It is pretty routine to show that every simple left $R$-module is cyclically generated by any nonzero element and that these simple modules are precisely of the form $R/I$, where $I$ is some maximal ideal.

My question is what happens when you start to 'stitch' these together: let $S_1,S_2$ are distinct (in that they are not isomorphic) simple left $R$-modules. Then these are of the form $R/I, R/J$, where $I,J$ are maximal left ideals, respectively. My thought it is that $S_1 \oplus S_2 \cong R/(I \cap J)$. This makes since in that if $R$ were semisimple, then it is a sum of simple modules and its jacobson radical (the intersection of all maximal left ideals) is zero. Then extending my idea above, $I \cap J$ does seem to be the correct ideal. But I am unable to prove this.

My idea was to define a surjective map $\phi: R \to R/I \times R/J$ and use the first isomorphism theorem but the only obvious map is $r \mapsto (r,r)$ and its not clear that is surjective. [For a bit I thought it wouldn't be but perhaps it, non-obviously is?] I could go the other way, $\psi: R/I \times R/J \to R/(I \cap J)$ via $(r,s) \mapsto rs+I\cap J$ (easy enough to show this is well-defined since this vanishes on $I \cap J$). This map is pretty clearly surjective. But injective? If $(r,s)$ were to map to zero, then $rs \in I \cap J$. But beyond that I'm not sure where to go with this. If the ring were commutative, I would have more since maximal implies prime and this would be something. (since this doesn't work, I'm really out of ideas)

Any ideas on how to prove this or can $S_1 \oplus S_2$ not be represented this way?

  • $\begingroup$ You should say “left” (or right) maximal ideal. It makes a big difference: a simple left module has the form $S/I$, where $I$ is a maximal left ideal. The Jacobson radical is the intersection of the maximal left ideals, in general distinct from the intersection of the maximal two-sided ideals. What do you mean by “distinct”? Is it in the sense of “not isomorphic”? $\endgroup$ – egreg Jan 9 '17 at 20:48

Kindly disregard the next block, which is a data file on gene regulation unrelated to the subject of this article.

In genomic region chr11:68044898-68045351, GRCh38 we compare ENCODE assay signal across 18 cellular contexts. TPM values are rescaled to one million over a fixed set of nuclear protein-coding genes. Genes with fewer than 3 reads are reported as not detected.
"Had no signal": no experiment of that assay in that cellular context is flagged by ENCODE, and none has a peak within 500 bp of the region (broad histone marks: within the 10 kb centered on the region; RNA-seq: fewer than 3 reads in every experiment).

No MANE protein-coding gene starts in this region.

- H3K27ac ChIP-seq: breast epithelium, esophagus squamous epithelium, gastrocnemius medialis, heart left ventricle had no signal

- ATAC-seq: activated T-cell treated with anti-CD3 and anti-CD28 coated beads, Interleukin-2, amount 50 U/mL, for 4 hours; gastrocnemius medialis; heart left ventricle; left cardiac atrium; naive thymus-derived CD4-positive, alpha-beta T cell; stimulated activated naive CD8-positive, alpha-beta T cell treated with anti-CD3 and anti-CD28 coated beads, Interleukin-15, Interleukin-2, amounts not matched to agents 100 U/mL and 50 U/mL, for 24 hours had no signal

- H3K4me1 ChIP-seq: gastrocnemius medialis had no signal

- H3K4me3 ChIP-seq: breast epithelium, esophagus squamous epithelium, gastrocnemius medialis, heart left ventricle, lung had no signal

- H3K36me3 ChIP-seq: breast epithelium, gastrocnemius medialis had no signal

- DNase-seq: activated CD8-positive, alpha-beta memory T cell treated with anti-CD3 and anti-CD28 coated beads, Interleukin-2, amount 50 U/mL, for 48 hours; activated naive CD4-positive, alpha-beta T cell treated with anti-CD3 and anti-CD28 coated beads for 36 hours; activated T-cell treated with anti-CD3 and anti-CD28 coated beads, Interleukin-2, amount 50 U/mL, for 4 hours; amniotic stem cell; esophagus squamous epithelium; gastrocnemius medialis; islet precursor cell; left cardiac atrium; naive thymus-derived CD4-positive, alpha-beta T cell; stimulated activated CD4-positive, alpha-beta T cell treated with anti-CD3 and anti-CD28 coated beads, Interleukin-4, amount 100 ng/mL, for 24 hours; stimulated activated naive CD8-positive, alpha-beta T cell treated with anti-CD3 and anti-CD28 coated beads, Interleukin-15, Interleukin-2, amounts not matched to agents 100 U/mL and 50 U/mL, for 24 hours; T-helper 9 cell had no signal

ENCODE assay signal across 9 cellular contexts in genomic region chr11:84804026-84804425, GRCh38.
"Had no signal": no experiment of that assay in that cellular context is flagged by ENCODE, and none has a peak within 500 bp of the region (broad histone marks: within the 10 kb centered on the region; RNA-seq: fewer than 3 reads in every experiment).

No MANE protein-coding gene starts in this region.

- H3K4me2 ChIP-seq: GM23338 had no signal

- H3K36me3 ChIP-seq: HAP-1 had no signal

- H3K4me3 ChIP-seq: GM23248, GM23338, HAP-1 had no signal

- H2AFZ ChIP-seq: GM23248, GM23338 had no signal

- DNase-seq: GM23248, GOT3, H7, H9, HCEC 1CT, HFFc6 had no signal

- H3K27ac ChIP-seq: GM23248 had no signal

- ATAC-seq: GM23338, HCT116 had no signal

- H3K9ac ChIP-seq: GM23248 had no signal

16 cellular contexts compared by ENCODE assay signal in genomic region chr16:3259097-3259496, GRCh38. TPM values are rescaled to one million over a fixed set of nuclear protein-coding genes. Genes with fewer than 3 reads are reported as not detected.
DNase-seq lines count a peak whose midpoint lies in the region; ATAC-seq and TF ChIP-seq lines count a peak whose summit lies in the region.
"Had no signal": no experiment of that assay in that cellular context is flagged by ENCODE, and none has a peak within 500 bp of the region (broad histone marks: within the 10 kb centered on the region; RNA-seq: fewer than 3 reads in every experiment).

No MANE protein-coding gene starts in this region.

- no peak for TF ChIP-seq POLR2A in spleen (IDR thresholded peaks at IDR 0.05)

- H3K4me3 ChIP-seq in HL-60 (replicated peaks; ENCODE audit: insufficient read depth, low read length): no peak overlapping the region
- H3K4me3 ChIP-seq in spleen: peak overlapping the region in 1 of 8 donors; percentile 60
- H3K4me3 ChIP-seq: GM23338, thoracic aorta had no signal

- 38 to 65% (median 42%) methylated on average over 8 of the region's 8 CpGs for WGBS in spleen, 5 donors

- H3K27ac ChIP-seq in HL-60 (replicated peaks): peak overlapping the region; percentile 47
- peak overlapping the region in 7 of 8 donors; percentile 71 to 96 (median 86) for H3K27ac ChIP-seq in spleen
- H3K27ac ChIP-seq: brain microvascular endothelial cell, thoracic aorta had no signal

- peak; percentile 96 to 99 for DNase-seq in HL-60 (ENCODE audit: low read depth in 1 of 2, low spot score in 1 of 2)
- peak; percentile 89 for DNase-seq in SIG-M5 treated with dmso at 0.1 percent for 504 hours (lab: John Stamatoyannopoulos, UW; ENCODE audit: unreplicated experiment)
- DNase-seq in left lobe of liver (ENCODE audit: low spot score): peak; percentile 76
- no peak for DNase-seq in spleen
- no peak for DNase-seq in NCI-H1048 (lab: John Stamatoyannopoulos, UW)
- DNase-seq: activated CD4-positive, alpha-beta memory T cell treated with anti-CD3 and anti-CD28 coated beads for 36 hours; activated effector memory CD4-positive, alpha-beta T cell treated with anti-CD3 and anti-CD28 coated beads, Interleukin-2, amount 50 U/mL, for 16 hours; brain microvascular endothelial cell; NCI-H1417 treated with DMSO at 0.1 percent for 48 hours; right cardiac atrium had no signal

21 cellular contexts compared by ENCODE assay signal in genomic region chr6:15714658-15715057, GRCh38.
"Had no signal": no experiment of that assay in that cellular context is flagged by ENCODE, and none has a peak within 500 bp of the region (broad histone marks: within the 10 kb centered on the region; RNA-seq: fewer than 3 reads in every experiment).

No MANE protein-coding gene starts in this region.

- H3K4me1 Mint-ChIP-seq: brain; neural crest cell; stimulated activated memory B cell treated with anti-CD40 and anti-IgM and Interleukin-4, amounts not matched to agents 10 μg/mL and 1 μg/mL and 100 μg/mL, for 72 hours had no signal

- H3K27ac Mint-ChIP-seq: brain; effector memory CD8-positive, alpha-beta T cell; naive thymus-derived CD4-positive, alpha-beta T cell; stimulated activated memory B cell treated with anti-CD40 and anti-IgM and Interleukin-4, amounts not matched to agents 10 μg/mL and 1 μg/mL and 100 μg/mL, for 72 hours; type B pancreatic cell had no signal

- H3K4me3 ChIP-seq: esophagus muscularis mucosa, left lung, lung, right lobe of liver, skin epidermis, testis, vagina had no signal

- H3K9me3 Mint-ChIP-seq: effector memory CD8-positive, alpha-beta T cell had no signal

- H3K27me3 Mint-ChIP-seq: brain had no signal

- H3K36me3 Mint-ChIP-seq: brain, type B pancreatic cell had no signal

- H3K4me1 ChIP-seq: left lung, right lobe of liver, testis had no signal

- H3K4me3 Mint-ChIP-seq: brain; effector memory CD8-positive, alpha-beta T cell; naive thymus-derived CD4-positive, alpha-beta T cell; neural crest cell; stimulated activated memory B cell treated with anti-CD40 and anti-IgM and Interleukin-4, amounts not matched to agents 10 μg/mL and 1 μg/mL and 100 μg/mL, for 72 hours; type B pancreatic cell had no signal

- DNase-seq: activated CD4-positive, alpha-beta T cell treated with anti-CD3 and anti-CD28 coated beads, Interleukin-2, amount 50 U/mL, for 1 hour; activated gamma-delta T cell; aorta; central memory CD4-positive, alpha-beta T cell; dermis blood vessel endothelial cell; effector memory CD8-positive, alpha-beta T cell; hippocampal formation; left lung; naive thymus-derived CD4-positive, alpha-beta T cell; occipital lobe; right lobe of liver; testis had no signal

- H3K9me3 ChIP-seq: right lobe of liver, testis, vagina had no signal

• $\begingroup$ @egreg Yes, of course, it was what I was thinking. I shall make the edit. $\endgroup$ – TinyTim Jan 9 '17 at 20:49
  • $\begingroup$ @RobArthan Meaning non-isomorphic. $\endgroup$ – TinyTim Jan 9 '17 at 20:50
  • $\begingroup$ By the way, your map $R/I\times R/J\to R/(I\cap J)$ is not a homomorphism of $R$-modules. $\endgroup$ – egreg Jan 9 '17 at 20:58

Your diagonal map $\phi:R\to R/I\times R/J$ is indeed surjective, giving an isomorphism $R/(I\cap J)\cong R/I\times R/J$. To show it is surjective, it suffices to show that $(1,0)$ is in its image, since $(1,0)$ and $\phi(1)=(1,1)$ generate $R/I\times R/J$ as an $R$-module.

So we want to find $r\in R$ such that $r\in J$ and $r-1\in I$. Since $I\neq J$ and $J$ is maximal, there exists $s\in J\setminus I$. By maximality of $I$, the left ideal generated by $I\cup \{s\}$ is all of $R$, so we can write $1=as+i$ for some $a\in R$ and $i\in I$. We can then take $r=as$, and we have $r\in J$ since $s\in J$ and $r-1=-i\in I$. We then have $\phi(r)=(1,0)$, as desired.

(Note that this argument only needs that $I\neq J$, not that $S_1\not\cong S_2$. It is possible to have $S_1\cong S_2$ but $I\neq J$; for instance, if $R=M_n(k)$ is a matrix ring over a field, then any two simple $R$-modules are isomorphic.)


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